As a homeowner in the Peach State, your property is likely a valuable asset, which you hope will increase in worth with each passing year. Protecting your investment is crucial. But a legal principle known as "adverse possession" can allow neighbors or trespassers to acquire bits of your land if you fail to object within a certain period of time.
To make sure all of your land remains yours, it makes sense to keep an eye on your property lines. By the same token, you yourself might eventually want to assert a claim for adverse possession against another individual's land, if you've been using it for a number of years.
Either way, you'll need to learn about Georgia's adverse possession laws.
Adverse possession is a legal concept that allows a trespasser or squatter—sometimes a stranger but more often a neighbor—to gain legal title over someone else's land. The concept first developed in early Britain. It has been kept alive in order to achieve a fair result when one owner has neglected or forgotten about a piece of land while another has been using or caring for it for so long that to make that person leave would seem unfair, or create hardship.
Adverse possession should not be confused with having an easement to use another person's property—for example, when neighbors have an easement to use your driveway to access their property. Easements involve shared rights with others in pieces of property, whereas adverse possession results in a shift in title, and the corresponding right to exclude others from the property. Read more about easements.
Adverse possession in Georgia (also called "prescriptive title") is regulated by statute (Georgia Code § 44-5-161 et. seq.), as well as by the state courts. Key factors include the nature of a trespasser's possession and the length of time the person possesses the land. The trespasser's possession must be:
The statute adds that, as evidence to support actual possession for purposes of a claim, trespassers should be prepared to show that they enclosed, cultivated, or used and occupied the lands in question, in a way that's "so notorious as to attract the attention of every adverse claimant and so exclusive as to prevent actual occupation by another." (See Ga. Code § 44-5-14.)
Georgia courts also prefer claimants who acted in "good faith," either because they made a mistake about ownership or because they at least weren't using fraud. (See, for example, Kelley v. Randolph, 295 Ga. 721, 763 S.E.2d 858 (2014).)
Among the many hurdles to clear before someone can claim a piece of Georgia land using this theory is that the burden of proof to establish a claim of adverse possession is on the trespasser. In other words, if you hold legal title to a piece of land, you are its presumed owner until and unless the adverse possessor can come up with enough compelling evidence and arguments to convince a judge to transfer ownership of all or a portion of it.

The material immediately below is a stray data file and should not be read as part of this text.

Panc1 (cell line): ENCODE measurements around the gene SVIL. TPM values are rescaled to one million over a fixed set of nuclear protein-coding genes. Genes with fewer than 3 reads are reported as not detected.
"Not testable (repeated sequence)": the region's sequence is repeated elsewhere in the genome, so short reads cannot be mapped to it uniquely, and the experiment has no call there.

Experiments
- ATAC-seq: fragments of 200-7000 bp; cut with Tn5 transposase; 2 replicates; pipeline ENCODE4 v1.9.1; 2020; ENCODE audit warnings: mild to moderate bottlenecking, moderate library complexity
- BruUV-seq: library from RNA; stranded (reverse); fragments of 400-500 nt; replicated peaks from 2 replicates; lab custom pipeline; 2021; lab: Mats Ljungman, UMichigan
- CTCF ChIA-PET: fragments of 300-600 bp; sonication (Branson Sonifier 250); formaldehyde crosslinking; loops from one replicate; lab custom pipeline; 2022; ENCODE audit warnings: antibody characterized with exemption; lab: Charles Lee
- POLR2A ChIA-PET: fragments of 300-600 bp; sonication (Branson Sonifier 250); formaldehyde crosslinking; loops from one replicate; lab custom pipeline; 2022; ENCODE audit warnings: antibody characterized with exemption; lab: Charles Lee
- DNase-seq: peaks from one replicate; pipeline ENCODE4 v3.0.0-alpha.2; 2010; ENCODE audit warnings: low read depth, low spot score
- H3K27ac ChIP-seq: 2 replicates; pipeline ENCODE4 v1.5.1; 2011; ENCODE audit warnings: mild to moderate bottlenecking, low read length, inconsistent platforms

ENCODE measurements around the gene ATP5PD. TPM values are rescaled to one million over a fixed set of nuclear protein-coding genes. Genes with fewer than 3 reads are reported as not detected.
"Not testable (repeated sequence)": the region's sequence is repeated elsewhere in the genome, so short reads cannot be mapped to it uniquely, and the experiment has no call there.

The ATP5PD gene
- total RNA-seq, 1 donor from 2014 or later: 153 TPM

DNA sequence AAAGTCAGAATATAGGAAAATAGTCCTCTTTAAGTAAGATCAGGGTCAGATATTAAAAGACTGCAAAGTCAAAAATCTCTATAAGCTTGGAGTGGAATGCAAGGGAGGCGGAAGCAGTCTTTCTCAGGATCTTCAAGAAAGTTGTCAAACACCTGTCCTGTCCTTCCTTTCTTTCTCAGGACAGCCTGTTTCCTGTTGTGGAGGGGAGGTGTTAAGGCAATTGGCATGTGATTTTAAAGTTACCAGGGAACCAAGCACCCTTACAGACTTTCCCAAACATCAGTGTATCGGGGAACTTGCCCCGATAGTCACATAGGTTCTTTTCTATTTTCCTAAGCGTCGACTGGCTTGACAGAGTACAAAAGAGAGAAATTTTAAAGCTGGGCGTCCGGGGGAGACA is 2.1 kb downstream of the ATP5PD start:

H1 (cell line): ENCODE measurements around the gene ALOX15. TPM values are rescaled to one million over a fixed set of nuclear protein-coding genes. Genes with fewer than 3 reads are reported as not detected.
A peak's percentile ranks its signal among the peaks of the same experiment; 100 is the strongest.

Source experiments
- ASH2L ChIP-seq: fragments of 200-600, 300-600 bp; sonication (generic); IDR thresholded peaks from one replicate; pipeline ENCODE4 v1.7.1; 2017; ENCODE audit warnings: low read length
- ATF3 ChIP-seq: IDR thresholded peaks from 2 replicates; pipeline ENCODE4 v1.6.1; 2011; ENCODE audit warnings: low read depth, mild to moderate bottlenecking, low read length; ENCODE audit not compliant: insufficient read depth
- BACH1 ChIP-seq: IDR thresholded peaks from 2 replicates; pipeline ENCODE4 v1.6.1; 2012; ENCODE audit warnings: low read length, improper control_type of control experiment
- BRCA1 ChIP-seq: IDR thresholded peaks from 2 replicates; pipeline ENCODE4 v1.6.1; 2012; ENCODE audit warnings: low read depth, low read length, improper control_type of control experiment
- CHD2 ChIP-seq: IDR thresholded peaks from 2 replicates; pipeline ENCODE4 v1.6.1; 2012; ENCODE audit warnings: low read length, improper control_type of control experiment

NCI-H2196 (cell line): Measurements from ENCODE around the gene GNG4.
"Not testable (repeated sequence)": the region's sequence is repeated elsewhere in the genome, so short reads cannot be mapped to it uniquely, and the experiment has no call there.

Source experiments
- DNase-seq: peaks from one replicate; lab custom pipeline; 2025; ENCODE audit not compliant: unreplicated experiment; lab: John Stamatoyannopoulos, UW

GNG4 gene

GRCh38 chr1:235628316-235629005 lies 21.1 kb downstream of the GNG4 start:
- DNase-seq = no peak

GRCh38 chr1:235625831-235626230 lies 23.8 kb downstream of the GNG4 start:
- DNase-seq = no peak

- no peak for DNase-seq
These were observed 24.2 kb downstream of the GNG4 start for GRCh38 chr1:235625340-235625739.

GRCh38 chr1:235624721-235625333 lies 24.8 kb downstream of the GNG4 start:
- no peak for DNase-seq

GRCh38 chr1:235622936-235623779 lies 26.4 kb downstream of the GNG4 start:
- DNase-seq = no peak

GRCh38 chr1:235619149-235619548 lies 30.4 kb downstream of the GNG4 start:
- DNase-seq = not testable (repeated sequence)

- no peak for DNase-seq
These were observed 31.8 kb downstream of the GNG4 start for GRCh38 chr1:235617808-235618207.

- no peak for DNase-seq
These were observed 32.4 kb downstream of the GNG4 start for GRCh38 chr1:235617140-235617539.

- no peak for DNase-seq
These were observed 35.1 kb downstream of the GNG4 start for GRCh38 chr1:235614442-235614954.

Although the normal adverse possession period in Georgia is 20 years (Ga. Code § 44-5-14), there's an exception. Under Ga. Code Ann. § 44-4-7, Georgia will grant title where a "trespasser" has occupied land under "color of title."
Color of title is just a legal way of saying that an individual has some sort of legal documentation to support the occupation—for example, a faulty deed or tax payment records. These types of documents also tend to support an inference that the trespasser acted in good faith and thus should be awarded possession.
What should you do if you spot a trespasser or a neighbor encroaching on your Georgia land? Your first move, of course, is to speak with the person and ask that he or she remove all structures from, and refrain from entering onto, your property. If it's an innocent mistake, the person is likely to comply.
If the trespass continues, you might want to consult a lawyer and bring an action to quiet title. This is a legal method for determining the rightful owner of land.
In an action to quiet title, you're asking a Georgia state court judge to issue an order declaring that you, and not the trespasser, are the true owner (and title holder) of the land. This order is particularly helpful if you are seeking to sell your property, and need to reassure potential buyers.
Any property that is held by Georgia's state and local government entities is typically immune from adverse possession actions. So, if you live next to an unused state park in Bowdon, you won't be able to "annex" a larger yard by building a shed and waiting two decades. Georgia's government always has first priority when it comes to ownership.
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